Part 44: Edge Binding Preparation Work & Testing
Although I made a veneer scoring tool (based on the Schneider gramil sold by Luthiers Mercantile International (LMI) and described in Part 42) to minimise the risk of veneer tear out, I carried out a test rout without first scoring the veneer to assess the results. I routed the channel on the lower edge of the test guitar body the full height of the plastic binding (1/4″ or 6.35 mm) to allow it to be used to pre-shape/stress relieve the binding in conjunction with an electric heat gun prior to gluing on to the final body. I found that this makes the binding attachment much easier. This test rout is illustrated in some of the pictures in the first gallery below.
I used the same method as with my 3/4 scale Brian May Red Special build (which was a solid mahogany body). This involved a Makita RT0700CX4 laminate trimmer/mini router and the StewMac bearing guided tungsten carbide router bit. With due care and attention (e.g. holding down the router base with two fingers onto the surface), a low router speed (setting 2 on the Makita) and working in a clockwise direction around the guitar in the same direction of rotation that the router bit is turning, the results were near perfect with no veneer tear out whatsoever evident and no frictional burning of the timber.
Part 45: Edge Binding Pre-Shaping
Pre-shaping the plastic edge binding using an electric heat gun prior to gluing makes fitting it to the final body much less awkward. I fed the binding onto it with intermittent application of heat from the heat gun on its lower setting to soften the plastic just enough to make it workable. When it was correctly shaped/stress relieved to a section, I taped it in place and continued to work around the body.
This binding/purfling is made from white CAB (Cellulose Acetate Butyrate) plastic which is flexible and has a softening temperature range of 90-120°C depending on the amount of plasticiser present. The top and bottom edge are both rough and one requires to be flatted to allow a uniform flush fit against the bottom of the rebate. I fitted the binding to the rebate in the final body by applying cyanoacrylate superglue sparingly with a small brush to the rebate in sections and holding it for 45 – 60 seconds until it is set before moving on. This avoids the requirement to apply masking tape to hold the binding in place. Any overspill/squeeze out is removed carefully with acetone.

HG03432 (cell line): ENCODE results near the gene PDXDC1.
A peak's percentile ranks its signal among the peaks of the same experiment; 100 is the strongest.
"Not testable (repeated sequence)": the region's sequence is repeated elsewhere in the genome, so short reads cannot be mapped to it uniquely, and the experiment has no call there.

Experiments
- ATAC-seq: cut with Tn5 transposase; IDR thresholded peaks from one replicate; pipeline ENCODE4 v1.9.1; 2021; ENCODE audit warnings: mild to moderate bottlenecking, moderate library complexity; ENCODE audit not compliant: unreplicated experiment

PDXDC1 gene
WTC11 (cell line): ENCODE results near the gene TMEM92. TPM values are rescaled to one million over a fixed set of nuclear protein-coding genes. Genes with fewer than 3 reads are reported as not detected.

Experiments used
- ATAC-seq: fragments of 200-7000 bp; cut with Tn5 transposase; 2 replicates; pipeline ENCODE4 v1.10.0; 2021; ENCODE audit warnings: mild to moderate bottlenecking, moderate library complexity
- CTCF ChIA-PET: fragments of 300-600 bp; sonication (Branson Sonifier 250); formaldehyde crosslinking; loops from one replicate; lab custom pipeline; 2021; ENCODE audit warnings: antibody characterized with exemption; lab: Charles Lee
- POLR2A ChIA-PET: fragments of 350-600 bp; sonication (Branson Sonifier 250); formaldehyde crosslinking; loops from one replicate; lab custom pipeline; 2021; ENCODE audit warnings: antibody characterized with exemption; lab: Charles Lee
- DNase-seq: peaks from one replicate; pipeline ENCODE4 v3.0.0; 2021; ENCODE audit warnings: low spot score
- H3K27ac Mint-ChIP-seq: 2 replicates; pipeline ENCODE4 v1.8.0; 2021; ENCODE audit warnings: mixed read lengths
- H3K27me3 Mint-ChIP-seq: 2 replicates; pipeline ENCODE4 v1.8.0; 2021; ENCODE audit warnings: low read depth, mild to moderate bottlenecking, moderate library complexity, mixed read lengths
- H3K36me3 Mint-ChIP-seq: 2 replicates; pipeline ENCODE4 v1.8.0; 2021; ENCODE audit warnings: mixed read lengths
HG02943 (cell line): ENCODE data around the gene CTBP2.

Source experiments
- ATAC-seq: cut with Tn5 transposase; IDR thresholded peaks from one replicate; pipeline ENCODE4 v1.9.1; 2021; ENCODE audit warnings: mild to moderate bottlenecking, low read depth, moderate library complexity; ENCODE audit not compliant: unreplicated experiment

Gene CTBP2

The edge binding stage is one of the trickier jobs on the build and there are several pitfalls. Applying heat to shape the binding on the final guitar body should be avoided because it can shrink the delicate side veneer. Application of excessive heat should be avoided because this will soften the plastic such that it can suffer indentations, e.g. from fingernails and become misshapen.
The height of the final binding channel is 5/32” (4 mm) therefore 3/32” (2.4 mm) will require to be scraped off. I considered using my CNC machine to rout a 2 mm wide x 4.5 mm deep body-shaped channel in an MDF panel to create a jig to allow the height of plastic to be reduced by scraping it before final fitting. However, since I only plan to make one Red Special guitar, I decided not to make too many bespoke templates and jigs. The images of the binding application and scraping phase in the gallery below are from Jon Underhill’s Brian May Red Special replica build.
Part 46: Edge Binding Application
After pre-shaping the 1/4″ high x 5/64″ thick plastic edge binding (purfling) around a rebate routed into my test body described in Part 45, I routed the upper and lower edges of the final guitar body in the same way and applied the binding. This was done by progressively brushing cyanoacrylate superglue into the rebate and pressing firmly on the plastic strip for a minute until the glue set. After leaving 24 hours for the glue to fully harden, I scraped the plastic strip flush with top and bottom surfaces and with the vertical face using a craft knife blade. This is the state illustrated in the attached images. The edge of the binding still requires to be rounded over, probably to 1/16″ radius, partly for aesthetic reasons and partly to reduce the likelihood of the lacquer chipping on impact with a 90 degree edge. For this job, I will fashion a small radius scraper by drilling the corner of a section of brass sheet.
Inevitably, minor repairs are required with such an intricate process. Small gaps can be filled with a mixture of purfling dissolved in acetone or with a white epoxy putty such as Milliput. In this case, the body wood and veneer at the apexes adjacent to the neck mortise are untidy and will require attention before moving forward to the staining and lacquering.